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Brooklyn Botanic Garden guide

Spend the day exploring the Brooklyn Botanic Garden, now outfitted with a brand-new visitor center, as a family.

  • Photograph: Caroline Voagen Nelson

  • Photograph: Caroline Voagen Nelson

  • Photograph: Caroline Voagen Nelson

  • Photograph: Alex Strada

    The New BBG Visitor's Center

  • Photograph: Caroline Voagen Nelson

    The New BBG Visitor's Center

  • Photograph: Alex Strada

    The New BBG Visitor's Center

  • Photograph: Alex Strada

    The New BBG Visitor's Center

  • Photograph: Joseph O. Holmes

    Discovery Workshops at BBG

  • Photograph: Joseph O. Holmes

    Discovery Workshops at BBG

  • Photograph: Joseph O. Holmes

    Sakura Matsuri at BBG

  • Photograph: Virginia Rollison

  • Photograph: Virginia Rollison

    Japanese Garden at BBG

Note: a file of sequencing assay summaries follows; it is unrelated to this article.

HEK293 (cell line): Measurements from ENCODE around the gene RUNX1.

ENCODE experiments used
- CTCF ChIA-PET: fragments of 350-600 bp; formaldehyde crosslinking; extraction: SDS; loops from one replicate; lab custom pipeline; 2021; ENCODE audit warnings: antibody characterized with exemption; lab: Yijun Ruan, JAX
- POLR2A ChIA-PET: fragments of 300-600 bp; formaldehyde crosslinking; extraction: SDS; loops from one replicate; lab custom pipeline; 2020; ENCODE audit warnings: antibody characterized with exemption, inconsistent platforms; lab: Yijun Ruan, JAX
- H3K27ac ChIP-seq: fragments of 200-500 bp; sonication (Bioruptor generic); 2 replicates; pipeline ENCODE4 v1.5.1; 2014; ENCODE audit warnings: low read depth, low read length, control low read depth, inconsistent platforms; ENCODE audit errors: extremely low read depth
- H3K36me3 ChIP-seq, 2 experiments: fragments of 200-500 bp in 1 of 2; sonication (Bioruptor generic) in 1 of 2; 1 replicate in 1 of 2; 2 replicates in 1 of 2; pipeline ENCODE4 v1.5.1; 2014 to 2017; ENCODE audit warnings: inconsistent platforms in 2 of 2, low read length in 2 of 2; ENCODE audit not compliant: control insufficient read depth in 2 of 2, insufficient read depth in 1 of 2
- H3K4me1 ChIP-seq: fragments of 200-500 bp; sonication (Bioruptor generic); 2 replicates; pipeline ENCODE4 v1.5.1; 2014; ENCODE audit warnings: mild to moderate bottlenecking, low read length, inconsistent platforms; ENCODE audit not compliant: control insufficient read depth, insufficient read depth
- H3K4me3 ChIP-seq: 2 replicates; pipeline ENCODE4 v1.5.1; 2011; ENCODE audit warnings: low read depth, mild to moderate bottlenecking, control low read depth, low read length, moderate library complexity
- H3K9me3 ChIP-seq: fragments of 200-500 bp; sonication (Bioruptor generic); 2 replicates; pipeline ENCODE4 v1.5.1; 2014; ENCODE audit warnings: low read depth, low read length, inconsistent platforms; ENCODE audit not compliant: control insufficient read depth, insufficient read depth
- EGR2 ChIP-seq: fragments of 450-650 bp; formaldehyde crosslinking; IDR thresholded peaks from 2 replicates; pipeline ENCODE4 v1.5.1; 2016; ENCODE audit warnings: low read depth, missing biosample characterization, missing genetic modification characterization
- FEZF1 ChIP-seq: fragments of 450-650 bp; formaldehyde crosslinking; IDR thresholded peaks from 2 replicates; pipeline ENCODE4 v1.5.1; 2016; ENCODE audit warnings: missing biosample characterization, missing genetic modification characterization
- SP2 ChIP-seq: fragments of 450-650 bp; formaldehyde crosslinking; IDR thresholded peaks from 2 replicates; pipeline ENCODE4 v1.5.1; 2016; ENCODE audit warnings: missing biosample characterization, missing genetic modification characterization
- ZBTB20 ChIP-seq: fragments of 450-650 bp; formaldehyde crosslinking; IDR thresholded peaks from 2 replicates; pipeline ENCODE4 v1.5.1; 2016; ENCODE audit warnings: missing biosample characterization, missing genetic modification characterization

Photograph: Caroline Voagen Nelson

At long last the new Visitor Center at the Brooklyn Botanic Garden is open, and it's stunning. First you'll have to find it, though, as it's tucked behind the stately Brooklyn Museum on Washington Avenue thanks to the derring-do of architectural firm Weiss-Manfredi. (They suggested the discreet location themselves, despite explicit instructions to design for another locale.) The white, airy structure features a living roof—40,000 plants, visible once you're inside the garden, grow on it—and flows from street to garden with glasshouse elegance. Once inside, kids could spend a good hour exploring its clever and informative interactive displays, which have them smell magnolia and sweet birch, learn about the Osborne Garden's whispering benches, hear the song of chickadees and cardinals, and discover the difference between Chinese and Japanese wisteria. An on-site caf and handsome gift shop make it the obvious place to come in a downpour, too. Here are some highlights of things to do once you've made your grand entrance.